The OTV: A Novel Power Electronic Device for Energy Efficiency

K. Sampayan, S. Sampayan
Opcondys, Inc.,
United States

Keywords: Optical Transconductance Varistor, power electronics, photoconductive switching, high voltage, grid technology, energy conversion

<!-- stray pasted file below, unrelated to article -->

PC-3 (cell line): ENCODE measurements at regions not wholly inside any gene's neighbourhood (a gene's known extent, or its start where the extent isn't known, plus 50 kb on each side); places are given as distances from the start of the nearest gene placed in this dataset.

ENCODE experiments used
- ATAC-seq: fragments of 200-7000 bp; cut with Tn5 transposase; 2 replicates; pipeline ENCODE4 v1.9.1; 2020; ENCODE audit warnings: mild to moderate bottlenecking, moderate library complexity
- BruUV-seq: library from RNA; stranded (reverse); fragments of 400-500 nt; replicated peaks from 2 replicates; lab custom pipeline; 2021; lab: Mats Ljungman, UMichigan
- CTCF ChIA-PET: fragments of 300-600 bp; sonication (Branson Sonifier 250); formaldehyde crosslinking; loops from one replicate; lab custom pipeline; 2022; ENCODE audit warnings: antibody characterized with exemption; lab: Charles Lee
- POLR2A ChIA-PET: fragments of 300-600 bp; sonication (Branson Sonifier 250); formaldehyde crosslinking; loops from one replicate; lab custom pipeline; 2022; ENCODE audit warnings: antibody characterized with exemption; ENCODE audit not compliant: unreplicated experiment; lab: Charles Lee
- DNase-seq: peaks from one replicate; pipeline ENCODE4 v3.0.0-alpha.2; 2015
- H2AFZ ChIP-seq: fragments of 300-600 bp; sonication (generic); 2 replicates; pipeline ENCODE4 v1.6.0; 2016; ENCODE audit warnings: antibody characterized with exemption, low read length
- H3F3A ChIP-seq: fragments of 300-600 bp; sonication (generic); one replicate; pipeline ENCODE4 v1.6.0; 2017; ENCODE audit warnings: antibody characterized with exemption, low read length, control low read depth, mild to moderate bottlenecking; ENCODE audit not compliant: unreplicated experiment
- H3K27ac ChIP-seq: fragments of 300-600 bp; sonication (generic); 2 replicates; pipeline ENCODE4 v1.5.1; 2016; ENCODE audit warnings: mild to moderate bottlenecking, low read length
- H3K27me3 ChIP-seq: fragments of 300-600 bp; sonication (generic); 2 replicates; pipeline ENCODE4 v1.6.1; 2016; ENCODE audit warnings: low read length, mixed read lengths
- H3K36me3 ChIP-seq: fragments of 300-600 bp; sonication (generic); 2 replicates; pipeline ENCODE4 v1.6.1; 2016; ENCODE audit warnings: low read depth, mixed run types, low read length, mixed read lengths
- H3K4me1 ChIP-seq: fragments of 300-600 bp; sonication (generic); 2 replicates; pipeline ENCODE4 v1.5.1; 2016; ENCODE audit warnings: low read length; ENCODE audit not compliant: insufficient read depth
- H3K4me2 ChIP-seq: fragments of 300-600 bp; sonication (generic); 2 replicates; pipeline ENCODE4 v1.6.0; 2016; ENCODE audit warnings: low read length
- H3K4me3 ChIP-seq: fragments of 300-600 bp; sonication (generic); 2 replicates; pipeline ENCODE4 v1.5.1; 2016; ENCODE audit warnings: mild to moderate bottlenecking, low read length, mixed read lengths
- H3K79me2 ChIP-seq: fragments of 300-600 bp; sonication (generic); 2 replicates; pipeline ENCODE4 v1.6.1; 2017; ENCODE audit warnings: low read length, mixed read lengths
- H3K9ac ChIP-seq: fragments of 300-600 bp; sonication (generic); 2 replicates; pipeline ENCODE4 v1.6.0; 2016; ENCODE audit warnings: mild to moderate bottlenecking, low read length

Power electronic systems use specialized semiconductor devices with high voltage and current handling capability to convert electrical energy from one form to another such as AC to DC or one voltage to another. They are used widely in renewable energy inverters, electrical grid protection devices, electric vehicles, data center power systems, medical equipment and much more. It is estimated that by 2030, 80% of all electricity will be processed through power electronics. However, semiconductors now on the market are limited in the voltage a single device can handle. For higher voltages, many devices must be used, introducing difficulties in timing of operation. Also, the drift region inherent in these devices imposes a trade-off between sufficient thickness to hold voltage and rapid charge carrier transit time for on-off transition. Slow transition times and limited switching rates waste energy through transition loss in the devices and hysteresis loss in external magnetic components. Light controlled, bulk conduction devices, where carriers are generated and controlled nearly simultaneously throughout the device volume, provide much higher speed and minimize losses while providing sufficient material thickness to hold off high voltage. Such devices are possible using below bandgap excitation of semi-insulating (SI) silicon carbide (SiC) single crystals. Under a grant from the Advanced Research projects Agency-Energy (ARPA-E, Opcondys, Inc. has demonstrated the Optical Transconductance Varistor (OTV), a new class of efficient, high-speed, high-gain, bi-directional, optically-controlled transistor-like power device. Prototypes operate at multi-10s of kW and 20 kV, exploiting bulk conduction via direct photon-carrier excitation with below bandgap light. Frequency operation of >125 kHz is more than six times that of existing semiconductor devices. Transition times of less than 10 nanoseconds in multi-kilovolt devices allow very fast switching while the linear response of conductivity to optical power provides great control. When used in power electronic systems, the OTV will enable equipment that improves grid reliability, resiliency and efficiency by empowering advanced equipment such as devices that will quickly react to protect the grid in cases of lightning strikes, electromagnetic pulse, geomagnetic disturbances, and other abnormal transients. The device also greatly reduces the size and cost of pulsed power systems used for fusion energy, medical treatment equipment, industrial process and research apparatus. Opcondys is continuing development of a compact OTV module that incorporates the SiC switch material, light source, electrical connectors and heat mitigation in a single package. This single device will replace dozens or hundreds of existing semiconductor devices in high power applications, increasing system reliability and reducing costs for end users.